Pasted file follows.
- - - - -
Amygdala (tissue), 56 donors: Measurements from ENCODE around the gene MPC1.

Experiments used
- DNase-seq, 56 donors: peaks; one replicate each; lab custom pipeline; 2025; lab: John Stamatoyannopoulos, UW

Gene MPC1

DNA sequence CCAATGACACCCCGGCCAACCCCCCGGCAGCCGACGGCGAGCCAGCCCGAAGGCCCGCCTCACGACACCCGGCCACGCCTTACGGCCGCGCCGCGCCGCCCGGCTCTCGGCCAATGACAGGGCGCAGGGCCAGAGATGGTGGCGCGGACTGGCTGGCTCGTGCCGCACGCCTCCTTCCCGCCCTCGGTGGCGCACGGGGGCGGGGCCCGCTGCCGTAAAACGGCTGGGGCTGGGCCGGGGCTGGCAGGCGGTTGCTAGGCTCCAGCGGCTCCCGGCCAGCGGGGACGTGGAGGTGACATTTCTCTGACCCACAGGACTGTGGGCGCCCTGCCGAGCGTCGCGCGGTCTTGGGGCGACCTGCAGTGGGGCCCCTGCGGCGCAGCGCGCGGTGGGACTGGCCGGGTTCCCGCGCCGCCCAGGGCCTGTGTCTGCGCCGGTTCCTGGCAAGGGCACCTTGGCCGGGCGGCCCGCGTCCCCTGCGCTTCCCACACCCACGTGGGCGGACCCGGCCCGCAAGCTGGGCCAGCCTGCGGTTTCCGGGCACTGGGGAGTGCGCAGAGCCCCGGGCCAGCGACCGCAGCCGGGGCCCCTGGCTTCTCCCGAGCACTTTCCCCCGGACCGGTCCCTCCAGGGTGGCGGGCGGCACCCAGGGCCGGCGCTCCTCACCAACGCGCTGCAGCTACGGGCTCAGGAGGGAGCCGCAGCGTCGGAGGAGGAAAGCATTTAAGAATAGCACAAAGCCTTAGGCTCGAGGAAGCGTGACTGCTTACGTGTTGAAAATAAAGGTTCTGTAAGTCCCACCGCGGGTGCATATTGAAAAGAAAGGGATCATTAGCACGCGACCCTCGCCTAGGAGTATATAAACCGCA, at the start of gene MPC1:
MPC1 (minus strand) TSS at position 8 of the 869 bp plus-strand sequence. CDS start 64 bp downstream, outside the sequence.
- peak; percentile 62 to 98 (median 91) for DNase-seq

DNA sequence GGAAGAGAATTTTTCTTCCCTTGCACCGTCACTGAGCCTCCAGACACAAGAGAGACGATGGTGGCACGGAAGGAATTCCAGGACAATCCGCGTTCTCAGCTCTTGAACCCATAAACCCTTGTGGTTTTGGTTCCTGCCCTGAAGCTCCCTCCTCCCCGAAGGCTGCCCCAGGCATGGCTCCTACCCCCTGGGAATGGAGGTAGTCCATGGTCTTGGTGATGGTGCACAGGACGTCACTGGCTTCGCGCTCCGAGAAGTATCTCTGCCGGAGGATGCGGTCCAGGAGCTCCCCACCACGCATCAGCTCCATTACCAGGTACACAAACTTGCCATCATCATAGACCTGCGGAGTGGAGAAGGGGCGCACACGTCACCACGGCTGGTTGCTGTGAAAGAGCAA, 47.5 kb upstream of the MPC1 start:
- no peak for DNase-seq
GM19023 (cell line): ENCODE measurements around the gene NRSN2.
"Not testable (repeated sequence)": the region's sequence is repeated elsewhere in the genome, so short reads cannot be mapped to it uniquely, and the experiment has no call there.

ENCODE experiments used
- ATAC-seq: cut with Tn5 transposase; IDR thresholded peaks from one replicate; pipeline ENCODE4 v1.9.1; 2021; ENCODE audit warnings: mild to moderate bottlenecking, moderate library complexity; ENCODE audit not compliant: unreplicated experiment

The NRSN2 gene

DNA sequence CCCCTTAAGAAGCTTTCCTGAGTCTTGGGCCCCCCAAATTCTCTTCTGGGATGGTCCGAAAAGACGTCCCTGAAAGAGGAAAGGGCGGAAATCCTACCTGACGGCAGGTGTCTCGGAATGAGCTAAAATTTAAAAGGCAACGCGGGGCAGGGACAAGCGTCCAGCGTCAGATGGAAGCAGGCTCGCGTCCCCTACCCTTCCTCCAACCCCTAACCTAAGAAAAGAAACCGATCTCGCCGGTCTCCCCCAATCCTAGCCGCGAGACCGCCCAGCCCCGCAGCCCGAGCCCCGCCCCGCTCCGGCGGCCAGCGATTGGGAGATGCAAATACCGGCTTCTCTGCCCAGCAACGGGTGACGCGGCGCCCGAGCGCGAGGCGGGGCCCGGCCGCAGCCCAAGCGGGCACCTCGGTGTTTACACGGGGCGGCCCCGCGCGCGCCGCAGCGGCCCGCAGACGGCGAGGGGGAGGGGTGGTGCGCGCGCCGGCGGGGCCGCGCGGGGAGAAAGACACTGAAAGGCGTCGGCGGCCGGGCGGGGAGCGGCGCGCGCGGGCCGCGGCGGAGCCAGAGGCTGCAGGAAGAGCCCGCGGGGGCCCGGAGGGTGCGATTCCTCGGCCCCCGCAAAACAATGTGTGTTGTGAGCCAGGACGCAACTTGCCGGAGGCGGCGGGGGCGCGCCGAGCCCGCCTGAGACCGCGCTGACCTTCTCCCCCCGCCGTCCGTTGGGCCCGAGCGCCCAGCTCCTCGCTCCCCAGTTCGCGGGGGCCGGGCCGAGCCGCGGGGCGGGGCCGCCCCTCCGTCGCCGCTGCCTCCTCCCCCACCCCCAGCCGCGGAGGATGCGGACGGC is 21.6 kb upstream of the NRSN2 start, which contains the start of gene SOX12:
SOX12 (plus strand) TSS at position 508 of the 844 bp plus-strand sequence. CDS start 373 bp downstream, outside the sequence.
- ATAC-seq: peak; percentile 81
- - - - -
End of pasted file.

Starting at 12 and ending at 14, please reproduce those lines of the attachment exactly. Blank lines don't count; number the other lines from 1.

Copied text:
ENCODE experiments used
- ATAC-seq: cut with Tn5 transposase; IDR thresholded peaks from one replicate; pipeline ENCODE4 v1.9.1; 2021; ENCODE audit warnings: mild to moderate bottlenecking, moderate library complexity; ENCODE audit not compliant: unreplicated experiment

The NRSN2 gene